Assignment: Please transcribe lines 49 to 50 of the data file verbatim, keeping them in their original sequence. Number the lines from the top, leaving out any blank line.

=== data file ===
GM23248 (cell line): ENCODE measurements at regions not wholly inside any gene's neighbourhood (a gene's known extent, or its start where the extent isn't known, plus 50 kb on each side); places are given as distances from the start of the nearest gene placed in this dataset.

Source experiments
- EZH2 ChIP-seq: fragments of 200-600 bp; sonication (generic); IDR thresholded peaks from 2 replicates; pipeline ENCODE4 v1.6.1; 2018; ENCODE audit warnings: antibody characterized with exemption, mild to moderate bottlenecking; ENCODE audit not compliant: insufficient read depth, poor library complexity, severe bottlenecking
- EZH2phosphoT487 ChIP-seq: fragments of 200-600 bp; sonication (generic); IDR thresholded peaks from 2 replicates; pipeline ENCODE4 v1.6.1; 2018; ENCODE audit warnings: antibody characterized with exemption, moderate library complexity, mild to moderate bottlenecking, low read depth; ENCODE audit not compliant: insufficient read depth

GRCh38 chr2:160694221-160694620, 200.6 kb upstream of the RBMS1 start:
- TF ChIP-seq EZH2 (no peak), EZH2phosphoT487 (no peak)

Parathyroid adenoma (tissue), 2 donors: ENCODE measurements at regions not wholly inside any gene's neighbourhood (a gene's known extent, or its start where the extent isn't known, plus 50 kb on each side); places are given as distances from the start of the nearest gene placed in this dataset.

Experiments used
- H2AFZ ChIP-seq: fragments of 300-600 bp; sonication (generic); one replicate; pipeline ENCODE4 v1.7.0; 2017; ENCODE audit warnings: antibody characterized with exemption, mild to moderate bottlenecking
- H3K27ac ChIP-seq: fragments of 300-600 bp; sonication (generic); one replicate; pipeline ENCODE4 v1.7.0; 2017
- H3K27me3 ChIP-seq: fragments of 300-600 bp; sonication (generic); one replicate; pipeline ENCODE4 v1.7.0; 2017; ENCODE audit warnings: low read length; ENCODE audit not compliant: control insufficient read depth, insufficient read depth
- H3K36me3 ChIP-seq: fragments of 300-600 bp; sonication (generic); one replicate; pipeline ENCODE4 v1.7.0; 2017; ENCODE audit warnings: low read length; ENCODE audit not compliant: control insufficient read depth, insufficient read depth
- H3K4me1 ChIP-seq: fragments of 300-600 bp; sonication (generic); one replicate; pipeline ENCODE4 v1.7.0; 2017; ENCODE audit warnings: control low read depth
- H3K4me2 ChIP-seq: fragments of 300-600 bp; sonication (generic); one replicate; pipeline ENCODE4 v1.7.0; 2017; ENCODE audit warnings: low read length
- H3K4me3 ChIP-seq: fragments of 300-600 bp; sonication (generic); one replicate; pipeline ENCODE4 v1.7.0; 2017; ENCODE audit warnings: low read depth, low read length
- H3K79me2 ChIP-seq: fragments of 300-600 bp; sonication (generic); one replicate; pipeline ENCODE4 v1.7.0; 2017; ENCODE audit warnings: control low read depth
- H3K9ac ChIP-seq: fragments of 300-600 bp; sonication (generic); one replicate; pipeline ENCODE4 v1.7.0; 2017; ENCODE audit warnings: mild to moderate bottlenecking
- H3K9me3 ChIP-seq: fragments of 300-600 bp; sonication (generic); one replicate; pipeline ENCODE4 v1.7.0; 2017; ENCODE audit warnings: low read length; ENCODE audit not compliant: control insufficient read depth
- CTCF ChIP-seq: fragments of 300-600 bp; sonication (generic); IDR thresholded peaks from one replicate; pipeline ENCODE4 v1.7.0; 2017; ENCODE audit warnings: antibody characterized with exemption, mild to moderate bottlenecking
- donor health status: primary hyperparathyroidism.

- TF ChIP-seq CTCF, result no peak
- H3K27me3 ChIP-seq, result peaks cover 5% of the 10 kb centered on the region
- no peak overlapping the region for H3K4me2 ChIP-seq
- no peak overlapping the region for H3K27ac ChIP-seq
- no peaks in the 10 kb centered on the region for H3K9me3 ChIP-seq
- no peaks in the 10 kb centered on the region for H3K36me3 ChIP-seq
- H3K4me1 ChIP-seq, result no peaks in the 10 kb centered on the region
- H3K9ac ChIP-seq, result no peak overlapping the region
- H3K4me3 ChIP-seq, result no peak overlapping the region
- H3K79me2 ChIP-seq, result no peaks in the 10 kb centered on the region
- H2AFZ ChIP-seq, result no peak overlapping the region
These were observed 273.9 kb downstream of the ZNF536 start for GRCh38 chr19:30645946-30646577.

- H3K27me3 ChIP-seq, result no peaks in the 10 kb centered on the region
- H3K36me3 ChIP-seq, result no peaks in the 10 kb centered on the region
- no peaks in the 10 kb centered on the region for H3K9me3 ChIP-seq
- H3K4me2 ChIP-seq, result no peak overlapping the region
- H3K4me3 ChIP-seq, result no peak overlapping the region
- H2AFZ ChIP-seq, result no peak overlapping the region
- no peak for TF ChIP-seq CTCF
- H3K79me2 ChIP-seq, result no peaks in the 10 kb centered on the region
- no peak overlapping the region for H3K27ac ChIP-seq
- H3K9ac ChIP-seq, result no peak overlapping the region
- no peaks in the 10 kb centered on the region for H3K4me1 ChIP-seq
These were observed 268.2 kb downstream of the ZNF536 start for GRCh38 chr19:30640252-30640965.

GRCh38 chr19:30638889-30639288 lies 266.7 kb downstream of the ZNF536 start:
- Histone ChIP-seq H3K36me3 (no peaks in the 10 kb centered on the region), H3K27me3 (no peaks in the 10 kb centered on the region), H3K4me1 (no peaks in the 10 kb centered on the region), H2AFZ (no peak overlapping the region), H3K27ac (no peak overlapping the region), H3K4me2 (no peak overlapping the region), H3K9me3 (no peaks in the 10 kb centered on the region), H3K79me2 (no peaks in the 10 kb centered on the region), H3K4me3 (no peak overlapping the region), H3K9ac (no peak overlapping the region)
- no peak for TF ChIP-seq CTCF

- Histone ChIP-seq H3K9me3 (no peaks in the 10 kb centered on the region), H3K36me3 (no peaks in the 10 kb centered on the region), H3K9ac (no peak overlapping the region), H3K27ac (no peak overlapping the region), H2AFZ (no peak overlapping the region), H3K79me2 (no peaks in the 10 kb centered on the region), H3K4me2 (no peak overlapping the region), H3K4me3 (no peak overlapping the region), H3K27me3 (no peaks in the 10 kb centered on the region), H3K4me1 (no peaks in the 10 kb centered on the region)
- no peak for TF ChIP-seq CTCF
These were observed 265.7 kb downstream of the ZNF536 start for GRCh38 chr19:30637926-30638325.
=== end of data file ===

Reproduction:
- no peak for TF ChIP-seq CTCF
These were observed 265.7 kb downstream of the ZNF536 start for GRCh38 chr19:30637926-30638325.